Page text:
Ford stock drops more than 4% as supply costs to jump by $1 billion, parts shortages to leave more cars unfinished

Ford Motor Co. shares dropped more than 5% on the extended session Monday after the auto maker reaffirmed its outlook for the year but said inflation and parts shortages will leave it with more unfinished vehicles than it had expected.


said it expects to have between 40,000 and 45,000 vehicles in inventory at the end of the third quarter “lacking certain parts presently in short supply.”

The auto maker also said that based on its recent negotiations payments to suppliers, thanks to inflation, will run about $1 billion higher than expected for the quarter.

The unfinished vehicles include high-demand, high-margin models of popular trucks and SUVs, the company said. That will cause some revenue to shift to the fourth quarter.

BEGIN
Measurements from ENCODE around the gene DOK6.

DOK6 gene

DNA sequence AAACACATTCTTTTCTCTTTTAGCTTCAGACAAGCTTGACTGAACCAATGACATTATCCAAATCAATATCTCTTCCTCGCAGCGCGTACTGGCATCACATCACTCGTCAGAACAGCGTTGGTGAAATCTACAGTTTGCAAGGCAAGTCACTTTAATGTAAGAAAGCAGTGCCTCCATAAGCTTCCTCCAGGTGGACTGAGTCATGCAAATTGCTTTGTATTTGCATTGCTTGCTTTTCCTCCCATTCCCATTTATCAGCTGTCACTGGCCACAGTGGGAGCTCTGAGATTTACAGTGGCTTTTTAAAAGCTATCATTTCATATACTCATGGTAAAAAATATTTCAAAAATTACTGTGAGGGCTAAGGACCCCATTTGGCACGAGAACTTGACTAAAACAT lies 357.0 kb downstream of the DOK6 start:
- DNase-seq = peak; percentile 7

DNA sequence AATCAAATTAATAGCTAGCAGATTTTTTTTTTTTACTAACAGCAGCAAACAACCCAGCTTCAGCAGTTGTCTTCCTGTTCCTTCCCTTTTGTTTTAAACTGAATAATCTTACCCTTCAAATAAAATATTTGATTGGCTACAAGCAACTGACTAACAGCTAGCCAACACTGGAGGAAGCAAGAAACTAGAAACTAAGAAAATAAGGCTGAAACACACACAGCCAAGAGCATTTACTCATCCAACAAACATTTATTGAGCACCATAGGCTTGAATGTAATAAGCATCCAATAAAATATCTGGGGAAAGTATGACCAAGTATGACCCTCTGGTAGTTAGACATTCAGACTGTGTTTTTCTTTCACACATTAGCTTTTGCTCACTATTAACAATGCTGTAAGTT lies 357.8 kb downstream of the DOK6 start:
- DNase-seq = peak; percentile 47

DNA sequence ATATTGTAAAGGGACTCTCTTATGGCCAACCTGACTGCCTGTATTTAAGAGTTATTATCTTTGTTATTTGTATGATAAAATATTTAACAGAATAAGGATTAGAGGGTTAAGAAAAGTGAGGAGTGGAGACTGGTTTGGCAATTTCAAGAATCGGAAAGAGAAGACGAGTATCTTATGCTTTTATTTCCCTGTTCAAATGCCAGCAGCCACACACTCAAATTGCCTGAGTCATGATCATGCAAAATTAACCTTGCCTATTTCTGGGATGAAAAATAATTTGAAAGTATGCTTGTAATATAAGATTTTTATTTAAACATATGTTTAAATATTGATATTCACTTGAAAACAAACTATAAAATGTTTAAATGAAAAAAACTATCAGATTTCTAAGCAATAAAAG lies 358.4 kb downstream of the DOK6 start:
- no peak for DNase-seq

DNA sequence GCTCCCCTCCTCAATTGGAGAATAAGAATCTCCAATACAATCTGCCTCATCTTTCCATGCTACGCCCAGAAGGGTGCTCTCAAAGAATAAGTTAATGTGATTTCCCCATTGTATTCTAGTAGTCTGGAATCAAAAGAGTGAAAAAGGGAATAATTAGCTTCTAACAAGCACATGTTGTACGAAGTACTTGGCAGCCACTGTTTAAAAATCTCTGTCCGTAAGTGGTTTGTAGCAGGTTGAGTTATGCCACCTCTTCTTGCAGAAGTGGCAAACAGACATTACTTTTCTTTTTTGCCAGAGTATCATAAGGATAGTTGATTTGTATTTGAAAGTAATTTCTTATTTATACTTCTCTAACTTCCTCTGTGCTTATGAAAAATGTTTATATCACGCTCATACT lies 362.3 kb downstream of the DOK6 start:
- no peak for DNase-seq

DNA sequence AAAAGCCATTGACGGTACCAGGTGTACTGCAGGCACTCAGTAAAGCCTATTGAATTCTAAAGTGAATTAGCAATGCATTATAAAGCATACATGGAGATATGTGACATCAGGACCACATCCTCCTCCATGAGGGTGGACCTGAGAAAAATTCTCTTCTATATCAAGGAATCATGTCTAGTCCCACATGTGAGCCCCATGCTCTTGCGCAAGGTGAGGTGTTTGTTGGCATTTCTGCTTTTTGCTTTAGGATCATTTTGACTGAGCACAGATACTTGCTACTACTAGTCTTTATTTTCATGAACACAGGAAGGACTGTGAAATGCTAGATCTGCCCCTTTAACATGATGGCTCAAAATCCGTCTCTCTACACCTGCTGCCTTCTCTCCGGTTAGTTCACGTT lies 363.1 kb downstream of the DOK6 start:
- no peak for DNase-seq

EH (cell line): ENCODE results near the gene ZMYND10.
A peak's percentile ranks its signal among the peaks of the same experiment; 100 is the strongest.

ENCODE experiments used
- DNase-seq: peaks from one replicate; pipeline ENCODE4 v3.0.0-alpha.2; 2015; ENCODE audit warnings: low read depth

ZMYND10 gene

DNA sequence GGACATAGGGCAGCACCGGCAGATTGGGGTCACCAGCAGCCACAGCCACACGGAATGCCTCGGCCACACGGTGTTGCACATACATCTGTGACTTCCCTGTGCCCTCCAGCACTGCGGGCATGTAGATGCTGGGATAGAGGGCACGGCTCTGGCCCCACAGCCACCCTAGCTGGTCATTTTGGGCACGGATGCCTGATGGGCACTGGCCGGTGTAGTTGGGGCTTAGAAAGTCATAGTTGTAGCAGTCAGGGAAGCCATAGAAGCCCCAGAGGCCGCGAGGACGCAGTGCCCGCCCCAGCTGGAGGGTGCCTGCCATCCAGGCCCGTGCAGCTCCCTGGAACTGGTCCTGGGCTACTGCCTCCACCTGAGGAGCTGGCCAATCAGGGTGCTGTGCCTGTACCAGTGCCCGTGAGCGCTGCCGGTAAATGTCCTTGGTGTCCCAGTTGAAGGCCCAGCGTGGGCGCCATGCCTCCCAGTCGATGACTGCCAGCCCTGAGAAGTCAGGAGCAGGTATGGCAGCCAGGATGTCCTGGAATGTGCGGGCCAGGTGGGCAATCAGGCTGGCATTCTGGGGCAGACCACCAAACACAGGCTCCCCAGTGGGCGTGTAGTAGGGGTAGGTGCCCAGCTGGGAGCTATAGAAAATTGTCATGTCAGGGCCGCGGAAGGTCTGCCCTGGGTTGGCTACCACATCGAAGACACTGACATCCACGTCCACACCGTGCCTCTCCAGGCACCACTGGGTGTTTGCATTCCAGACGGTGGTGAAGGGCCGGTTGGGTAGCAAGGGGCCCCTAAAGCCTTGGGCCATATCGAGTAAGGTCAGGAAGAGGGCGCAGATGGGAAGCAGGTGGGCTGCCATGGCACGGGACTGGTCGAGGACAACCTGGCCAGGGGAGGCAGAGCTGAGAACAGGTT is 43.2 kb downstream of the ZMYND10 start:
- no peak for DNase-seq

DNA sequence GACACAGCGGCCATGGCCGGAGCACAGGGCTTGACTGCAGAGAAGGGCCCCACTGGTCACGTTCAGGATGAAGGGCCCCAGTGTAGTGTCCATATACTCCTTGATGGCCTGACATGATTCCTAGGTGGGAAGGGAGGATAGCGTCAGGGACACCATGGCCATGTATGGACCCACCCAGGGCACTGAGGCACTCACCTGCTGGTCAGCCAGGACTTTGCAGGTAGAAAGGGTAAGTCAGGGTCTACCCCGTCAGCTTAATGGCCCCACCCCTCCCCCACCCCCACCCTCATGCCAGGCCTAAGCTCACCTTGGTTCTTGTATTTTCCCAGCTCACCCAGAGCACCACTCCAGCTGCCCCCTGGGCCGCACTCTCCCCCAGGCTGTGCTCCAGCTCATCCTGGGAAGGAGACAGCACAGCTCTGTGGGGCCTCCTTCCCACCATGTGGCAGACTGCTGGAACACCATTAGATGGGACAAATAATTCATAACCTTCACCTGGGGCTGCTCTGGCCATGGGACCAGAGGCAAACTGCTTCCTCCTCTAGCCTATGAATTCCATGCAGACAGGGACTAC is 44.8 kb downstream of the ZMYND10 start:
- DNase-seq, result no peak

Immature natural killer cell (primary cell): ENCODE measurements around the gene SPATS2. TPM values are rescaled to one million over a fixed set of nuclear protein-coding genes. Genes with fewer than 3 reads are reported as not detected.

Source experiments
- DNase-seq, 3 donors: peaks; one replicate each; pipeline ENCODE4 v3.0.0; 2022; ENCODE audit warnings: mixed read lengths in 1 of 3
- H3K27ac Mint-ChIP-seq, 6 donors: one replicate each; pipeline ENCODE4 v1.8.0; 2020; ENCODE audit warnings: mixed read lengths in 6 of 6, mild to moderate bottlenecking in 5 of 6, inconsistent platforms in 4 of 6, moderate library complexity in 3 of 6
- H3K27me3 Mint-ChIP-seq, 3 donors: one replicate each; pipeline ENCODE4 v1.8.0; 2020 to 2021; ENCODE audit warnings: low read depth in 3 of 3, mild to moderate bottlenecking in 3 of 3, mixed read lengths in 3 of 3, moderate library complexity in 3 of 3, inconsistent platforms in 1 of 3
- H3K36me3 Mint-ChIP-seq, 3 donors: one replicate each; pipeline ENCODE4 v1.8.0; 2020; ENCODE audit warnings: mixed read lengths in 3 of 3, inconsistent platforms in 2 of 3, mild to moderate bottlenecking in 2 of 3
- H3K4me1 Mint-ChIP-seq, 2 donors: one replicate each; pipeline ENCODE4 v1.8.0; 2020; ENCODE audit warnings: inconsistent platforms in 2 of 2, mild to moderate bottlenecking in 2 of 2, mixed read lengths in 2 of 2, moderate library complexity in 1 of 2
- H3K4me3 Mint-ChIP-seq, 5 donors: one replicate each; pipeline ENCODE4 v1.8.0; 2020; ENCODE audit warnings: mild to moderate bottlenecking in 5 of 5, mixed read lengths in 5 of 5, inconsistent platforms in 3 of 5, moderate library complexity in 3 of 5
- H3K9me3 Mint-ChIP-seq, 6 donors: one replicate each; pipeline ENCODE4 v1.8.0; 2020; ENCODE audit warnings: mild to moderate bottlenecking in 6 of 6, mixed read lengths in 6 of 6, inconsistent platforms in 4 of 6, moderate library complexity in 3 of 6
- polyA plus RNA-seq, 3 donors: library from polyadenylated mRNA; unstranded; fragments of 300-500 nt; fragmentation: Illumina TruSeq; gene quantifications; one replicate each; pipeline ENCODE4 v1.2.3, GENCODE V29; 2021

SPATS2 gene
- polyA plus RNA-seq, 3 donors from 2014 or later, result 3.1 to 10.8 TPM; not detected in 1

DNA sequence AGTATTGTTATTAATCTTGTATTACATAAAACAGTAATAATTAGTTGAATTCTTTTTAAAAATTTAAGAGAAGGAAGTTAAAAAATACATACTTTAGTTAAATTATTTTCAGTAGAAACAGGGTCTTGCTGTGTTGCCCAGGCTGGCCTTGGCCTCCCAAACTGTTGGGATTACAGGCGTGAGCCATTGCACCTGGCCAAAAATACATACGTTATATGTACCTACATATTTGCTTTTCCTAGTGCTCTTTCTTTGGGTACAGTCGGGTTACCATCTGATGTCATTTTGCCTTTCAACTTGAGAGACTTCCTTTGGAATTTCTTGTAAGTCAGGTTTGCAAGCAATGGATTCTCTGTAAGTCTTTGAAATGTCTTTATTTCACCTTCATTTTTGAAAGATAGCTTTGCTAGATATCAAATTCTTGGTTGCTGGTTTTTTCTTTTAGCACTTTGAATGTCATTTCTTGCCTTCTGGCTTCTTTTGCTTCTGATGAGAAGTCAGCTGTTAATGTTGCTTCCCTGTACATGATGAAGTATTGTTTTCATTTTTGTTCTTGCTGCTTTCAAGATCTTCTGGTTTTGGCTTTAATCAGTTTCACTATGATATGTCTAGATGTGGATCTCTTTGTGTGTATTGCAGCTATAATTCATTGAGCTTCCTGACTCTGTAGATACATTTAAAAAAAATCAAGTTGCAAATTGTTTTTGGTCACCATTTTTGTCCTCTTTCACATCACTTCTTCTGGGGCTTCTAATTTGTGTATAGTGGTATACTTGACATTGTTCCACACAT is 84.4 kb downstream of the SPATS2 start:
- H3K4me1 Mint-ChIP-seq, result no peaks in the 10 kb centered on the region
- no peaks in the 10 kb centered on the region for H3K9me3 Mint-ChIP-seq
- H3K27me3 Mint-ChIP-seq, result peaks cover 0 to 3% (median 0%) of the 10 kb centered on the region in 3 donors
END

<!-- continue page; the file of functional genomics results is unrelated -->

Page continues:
Ford reaffirmed expectations of full-year 2022 adjusted earnings before interest and taxes of between $11.5 billion and $12.5 billion, despite the shortages and the higher payments to suppliers, it said.

Ford called for third-quarter adjusted EBIT of between $1.4 billion and $1.7 billion.

Shares of Ford ended the regular trading day up 1.4%. The company has embarked on a reorganization to pivot to electric vehicles, and last month confirmed layoffs in connection with its new structure.

Ford is slated to report third-quarter 2022 financial results and, it said, “provide more dimension about expectations for full-year performance” on Oct. 26.

Analysts polled by FactSet expect the auto maker to report adjusted earnings of 51 cents a share, which would match the third-quarter 2021 adjusted EPS, on revenue of $38.8 billion.

The quarterly sales would compare with $35.7 billion in revenue in the year-ago period.

Shares of Ford have lost 28% so far this year, compared with losses of 18% for the S&P 500 index.

The news comes a week after FedEx Corp. roiled markets and raised fears of an economic slowdown by withdrawing its outlook for the year and warning that the year was likely to become worse for the business.

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